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Adam Voiland
NASA Earth Observatory

Swarms of small earthquakes in February 2021 on Iceland’s Reykjanes peninsula had experts warning that magma was moving beneath Geldingadalur valley and could soon erupt. Late on March 19, an eruption officially began as lava broke through the surface near Fagradalsfjall, one of several shield volcanoes on the peninsula.

While small in comparison to other recent eruptions in Iceland, the event was bright and large enough for NASA and NOAA satellites to observe. On March 21, 2021, the Suomi NPP satellite acquired a nighttime view of western Iceland through a thin layer of clouds. Reykjavik, Reykjanesbær, and other cities appear as bright spots in the image. The eruption appears as a new patch of light on the southwestern part of the island. For comparison, the image on the left shows the same area a few days before the eruption.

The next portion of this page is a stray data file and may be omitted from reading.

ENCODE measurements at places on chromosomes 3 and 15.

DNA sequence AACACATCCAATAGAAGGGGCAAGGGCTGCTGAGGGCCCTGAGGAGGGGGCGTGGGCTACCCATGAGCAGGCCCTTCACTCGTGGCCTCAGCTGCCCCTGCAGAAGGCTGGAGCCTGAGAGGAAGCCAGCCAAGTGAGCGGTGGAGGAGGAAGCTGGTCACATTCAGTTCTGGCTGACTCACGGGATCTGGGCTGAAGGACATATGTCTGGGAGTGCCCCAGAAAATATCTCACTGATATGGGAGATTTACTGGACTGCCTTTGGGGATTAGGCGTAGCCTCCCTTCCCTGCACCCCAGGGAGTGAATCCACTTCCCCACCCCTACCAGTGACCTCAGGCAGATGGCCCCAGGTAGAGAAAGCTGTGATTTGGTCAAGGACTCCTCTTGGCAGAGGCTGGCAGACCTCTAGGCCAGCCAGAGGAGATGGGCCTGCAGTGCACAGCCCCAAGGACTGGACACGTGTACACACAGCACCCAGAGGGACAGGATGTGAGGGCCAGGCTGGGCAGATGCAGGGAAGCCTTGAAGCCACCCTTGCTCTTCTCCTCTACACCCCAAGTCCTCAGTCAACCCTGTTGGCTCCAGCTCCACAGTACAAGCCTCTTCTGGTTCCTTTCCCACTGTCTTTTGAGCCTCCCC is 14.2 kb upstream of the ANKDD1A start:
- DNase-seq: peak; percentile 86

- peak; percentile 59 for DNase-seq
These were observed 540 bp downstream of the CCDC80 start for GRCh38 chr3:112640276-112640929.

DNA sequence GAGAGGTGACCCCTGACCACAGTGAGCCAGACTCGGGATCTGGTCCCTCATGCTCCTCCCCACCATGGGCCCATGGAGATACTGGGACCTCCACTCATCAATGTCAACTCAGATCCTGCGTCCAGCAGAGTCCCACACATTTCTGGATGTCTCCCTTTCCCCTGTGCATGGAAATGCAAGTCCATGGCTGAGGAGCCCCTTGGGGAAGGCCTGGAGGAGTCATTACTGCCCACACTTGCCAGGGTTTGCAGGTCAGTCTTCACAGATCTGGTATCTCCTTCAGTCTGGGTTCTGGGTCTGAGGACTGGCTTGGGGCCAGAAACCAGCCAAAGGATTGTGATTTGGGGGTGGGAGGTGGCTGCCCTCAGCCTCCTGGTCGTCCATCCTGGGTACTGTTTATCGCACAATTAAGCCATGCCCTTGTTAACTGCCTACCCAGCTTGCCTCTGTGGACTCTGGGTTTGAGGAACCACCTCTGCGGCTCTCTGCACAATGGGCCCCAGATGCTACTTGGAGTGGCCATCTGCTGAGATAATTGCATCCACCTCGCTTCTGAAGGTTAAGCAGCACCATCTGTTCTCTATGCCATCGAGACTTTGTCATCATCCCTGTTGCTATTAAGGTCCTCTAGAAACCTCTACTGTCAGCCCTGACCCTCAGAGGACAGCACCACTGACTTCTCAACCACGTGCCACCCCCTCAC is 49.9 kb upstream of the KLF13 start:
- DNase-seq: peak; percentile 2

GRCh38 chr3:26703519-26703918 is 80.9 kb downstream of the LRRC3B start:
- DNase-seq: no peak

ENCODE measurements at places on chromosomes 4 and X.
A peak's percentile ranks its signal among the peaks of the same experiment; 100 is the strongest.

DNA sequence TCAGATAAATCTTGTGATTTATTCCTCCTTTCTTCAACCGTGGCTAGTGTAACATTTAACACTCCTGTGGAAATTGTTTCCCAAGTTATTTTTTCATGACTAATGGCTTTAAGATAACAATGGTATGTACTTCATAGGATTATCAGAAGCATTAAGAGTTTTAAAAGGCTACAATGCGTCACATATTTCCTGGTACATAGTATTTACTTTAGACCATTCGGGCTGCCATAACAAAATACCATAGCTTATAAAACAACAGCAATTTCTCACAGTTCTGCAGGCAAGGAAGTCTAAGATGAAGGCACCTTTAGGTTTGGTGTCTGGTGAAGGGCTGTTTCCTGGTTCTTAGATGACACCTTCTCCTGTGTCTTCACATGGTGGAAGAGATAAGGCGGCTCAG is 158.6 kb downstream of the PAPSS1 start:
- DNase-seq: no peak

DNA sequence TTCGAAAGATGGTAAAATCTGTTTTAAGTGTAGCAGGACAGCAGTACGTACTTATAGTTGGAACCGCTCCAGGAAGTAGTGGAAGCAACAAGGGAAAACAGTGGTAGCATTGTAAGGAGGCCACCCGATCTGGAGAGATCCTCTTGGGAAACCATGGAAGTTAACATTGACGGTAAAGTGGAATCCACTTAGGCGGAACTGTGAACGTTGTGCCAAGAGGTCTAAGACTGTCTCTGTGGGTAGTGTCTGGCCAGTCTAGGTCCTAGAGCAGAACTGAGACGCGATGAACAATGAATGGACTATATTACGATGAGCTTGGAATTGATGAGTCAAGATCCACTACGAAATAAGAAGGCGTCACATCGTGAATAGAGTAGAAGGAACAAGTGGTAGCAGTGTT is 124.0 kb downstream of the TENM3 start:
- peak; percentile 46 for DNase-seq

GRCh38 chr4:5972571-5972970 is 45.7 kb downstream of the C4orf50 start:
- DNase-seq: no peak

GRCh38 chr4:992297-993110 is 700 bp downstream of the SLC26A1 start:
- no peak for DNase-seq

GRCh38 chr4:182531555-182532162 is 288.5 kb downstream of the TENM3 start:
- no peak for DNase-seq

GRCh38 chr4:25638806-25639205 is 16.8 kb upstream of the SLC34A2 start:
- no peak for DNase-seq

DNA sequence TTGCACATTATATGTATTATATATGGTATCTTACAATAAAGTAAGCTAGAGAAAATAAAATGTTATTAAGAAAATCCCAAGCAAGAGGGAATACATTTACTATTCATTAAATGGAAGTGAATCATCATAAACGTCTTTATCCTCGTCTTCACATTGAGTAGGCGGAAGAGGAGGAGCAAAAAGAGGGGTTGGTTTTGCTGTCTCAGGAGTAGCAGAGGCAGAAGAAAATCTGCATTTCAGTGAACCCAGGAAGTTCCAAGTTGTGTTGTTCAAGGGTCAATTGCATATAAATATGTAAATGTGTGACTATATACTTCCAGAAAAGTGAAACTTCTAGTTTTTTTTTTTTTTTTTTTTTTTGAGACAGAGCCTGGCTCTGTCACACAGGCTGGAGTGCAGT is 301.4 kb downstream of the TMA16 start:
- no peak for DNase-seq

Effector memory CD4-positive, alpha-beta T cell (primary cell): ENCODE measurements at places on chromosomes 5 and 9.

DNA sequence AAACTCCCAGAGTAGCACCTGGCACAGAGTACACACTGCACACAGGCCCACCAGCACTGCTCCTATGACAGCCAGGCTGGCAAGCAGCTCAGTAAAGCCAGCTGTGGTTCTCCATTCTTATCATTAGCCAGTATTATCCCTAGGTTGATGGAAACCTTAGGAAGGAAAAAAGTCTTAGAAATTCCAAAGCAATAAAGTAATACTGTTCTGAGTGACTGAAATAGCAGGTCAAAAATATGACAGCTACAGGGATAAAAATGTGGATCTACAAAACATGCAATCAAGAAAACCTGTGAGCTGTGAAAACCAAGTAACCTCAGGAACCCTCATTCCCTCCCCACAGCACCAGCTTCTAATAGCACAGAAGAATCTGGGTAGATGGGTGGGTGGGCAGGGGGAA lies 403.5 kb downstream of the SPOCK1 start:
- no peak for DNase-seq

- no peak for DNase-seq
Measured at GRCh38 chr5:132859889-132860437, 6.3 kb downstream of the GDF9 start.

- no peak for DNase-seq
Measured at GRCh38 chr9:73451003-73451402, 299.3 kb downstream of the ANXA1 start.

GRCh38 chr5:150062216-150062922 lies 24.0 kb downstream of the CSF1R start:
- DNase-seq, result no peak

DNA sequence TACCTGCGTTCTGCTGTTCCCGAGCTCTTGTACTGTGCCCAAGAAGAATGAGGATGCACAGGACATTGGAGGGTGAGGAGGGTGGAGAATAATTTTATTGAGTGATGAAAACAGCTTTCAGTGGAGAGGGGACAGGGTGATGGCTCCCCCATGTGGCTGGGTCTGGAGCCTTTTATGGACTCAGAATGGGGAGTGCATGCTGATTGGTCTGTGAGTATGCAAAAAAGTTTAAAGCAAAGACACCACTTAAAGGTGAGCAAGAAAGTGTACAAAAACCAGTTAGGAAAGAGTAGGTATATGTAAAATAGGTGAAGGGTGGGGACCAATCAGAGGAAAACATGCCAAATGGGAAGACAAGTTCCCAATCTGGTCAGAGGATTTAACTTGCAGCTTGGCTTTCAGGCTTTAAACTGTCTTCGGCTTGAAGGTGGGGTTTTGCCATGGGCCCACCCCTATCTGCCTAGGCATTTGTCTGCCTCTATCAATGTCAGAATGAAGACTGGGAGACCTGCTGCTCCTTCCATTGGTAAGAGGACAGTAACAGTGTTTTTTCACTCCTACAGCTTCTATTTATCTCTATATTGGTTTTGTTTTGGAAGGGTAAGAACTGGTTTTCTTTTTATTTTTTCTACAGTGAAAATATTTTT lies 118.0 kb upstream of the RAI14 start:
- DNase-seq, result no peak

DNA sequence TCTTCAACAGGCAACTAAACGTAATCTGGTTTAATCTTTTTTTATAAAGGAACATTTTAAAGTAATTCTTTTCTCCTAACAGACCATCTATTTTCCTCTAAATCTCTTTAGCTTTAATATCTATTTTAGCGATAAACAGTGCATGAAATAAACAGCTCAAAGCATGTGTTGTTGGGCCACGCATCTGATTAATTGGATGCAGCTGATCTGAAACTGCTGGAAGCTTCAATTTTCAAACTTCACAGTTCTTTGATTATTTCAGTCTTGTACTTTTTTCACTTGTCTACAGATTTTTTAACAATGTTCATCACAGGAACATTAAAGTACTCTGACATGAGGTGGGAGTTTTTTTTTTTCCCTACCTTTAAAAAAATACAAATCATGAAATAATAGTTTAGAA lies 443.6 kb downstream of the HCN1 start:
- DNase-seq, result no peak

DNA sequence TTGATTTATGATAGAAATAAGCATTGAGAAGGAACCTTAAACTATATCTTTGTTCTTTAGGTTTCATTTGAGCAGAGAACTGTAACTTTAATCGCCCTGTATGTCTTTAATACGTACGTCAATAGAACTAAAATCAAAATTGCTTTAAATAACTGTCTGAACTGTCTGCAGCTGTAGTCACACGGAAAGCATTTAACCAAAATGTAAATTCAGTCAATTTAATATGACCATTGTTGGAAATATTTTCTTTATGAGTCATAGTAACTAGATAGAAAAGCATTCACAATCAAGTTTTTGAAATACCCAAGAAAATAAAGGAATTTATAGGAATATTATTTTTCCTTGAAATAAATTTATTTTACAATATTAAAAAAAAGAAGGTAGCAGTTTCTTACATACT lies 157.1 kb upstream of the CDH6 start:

Satellite imagery of Iceland volcano

The images were acquired with the day-night band of the Visible Infrared Imaging Radiometer Suite (VIIRS), which detects light in a range of wavelengths from green to near-infrared and uses filtering techniques to observe faint signals such as fires, electric lights, and the glow emitted by lava. During the day, the Moderate Resolution Imaging Spectroradiometer (MODIS) acquired natural-color and false-color imagery as emissions from the eruption slightly brightened clouds in the area.

Read more at NASA's Earth Observatory:

Volcanic Eruption Lights Up Iceland
Landsat Views a Nighttime Eruption


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